The effort garnered 447,514 signatures, not the required 504,760 valid voter signatures required to place the matter before voters, Donnelly said.
It’s an embarrassment that California, the state that led the technology revolution in America, is, according to Digital Learning Now, last in the nation in using technology to transform its education system from its current factory-model roots into a student-centric one.
California policy has done its best to create a byzantine—some might say bizarre—set of regulations to frustrate the power of online learning to do just that. From geographic barriers that limit the ability of students in certain locales to access online learning to restricting blended learning in some unfortunate ways, California has created a maze to frustrate would-be innovators.
Sacramento — In his first year back as California’s leader, Gov. Jerry Brown was unable to get what he wanted.
Voters returned Brown to the Capitol for a third term after he campaigned as a seasoned, no-nonsense veteran who knew how to get things done. But Brown didn’t anticipate how much Capitol politics had changed in his 28-yearabsence.
He re-entered office last January pushing a plan to allow Californians to decide whether to raise taxes or face further cuts to government services. The effort failed because the governor did not get a handful of necessary Republican votes to place a tax measure on the ballot.
The committee advocating that the Poway City Council have term limits has collected more signatures than required to place the matter on the November 2012 ballot, according to its leader. City Councilman Dave Grosch said Sunday night that the signatures of 3,121 people have been collected on the initiative petitions. He said the committee’s goal is to have more than 3,400 signatures when the petitions are turned in next Monday.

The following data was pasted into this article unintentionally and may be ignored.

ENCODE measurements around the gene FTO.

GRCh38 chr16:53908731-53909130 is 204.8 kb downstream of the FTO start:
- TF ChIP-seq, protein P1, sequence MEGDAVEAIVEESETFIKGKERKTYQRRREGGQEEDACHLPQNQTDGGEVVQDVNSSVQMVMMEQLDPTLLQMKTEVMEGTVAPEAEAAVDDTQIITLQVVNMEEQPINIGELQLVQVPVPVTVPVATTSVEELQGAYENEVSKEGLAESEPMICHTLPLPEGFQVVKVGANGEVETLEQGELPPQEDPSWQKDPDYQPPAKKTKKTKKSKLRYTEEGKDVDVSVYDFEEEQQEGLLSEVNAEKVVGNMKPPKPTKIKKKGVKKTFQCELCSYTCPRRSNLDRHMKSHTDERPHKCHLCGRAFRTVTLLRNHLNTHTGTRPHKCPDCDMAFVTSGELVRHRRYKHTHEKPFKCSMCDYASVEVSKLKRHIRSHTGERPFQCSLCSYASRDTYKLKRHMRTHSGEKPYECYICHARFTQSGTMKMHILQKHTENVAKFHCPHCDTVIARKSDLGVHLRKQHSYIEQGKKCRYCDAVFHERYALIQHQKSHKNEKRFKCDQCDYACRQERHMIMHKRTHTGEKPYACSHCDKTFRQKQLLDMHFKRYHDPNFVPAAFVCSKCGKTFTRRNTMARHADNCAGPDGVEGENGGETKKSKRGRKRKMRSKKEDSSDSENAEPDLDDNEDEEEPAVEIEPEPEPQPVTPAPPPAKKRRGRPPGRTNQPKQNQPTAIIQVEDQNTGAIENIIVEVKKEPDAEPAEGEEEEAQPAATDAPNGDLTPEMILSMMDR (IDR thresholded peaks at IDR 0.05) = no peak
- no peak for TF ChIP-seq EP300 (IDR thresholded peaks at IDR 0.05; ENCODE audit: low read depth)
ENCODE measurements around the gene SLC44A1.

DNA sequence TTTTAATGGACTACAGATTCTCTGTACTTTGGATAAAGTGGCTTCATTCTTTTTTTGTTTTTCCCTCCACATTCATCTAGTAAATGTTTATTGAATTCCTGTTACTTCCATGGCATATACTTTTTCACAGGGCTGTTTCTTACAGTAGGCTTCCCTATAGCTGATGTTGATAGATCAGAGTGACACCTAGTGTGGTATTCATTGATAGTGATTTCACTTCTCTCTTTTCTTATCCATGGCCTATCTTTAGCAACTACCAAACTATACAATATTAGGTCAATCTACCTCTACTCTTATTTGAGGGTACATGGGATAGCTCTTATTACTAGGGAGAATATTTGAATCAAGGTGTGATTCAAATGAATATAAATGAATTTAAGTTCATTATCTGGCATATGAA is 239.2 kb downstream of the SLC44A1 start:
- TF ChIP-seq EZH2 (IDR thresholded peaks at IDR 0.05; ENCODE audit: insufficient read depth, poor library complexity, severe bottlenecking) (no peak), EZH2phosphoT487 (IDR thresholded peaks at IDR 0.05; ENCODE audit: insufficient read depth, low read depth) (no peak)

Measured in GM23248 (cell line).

Los Angeles city officials have filed suit to block a proposed ballot initiative requiring porn actors to wear condoms during film shoots. City officials contend that the proposed measure is unnecessary and will waste taxpayer money, the Associated Press reports. The suit, filed Thursday, says state laws mandating workplace safety already address the need for protective barriers to be used when workers are exposed to blood-borne pathogens such as HIV and other sexually transmitted diseases.
Opponents of a plan to remake Cotati’s downtown into a narrower street that includes roundabouts have told city officials they will pursue a ballot initiative unless they change course. The initiative would bar the city from building roundabouts anywhere within its limits. Its backers want the city to adhere to a concept it previously outlined, a four-lane street controlled by traffic lights.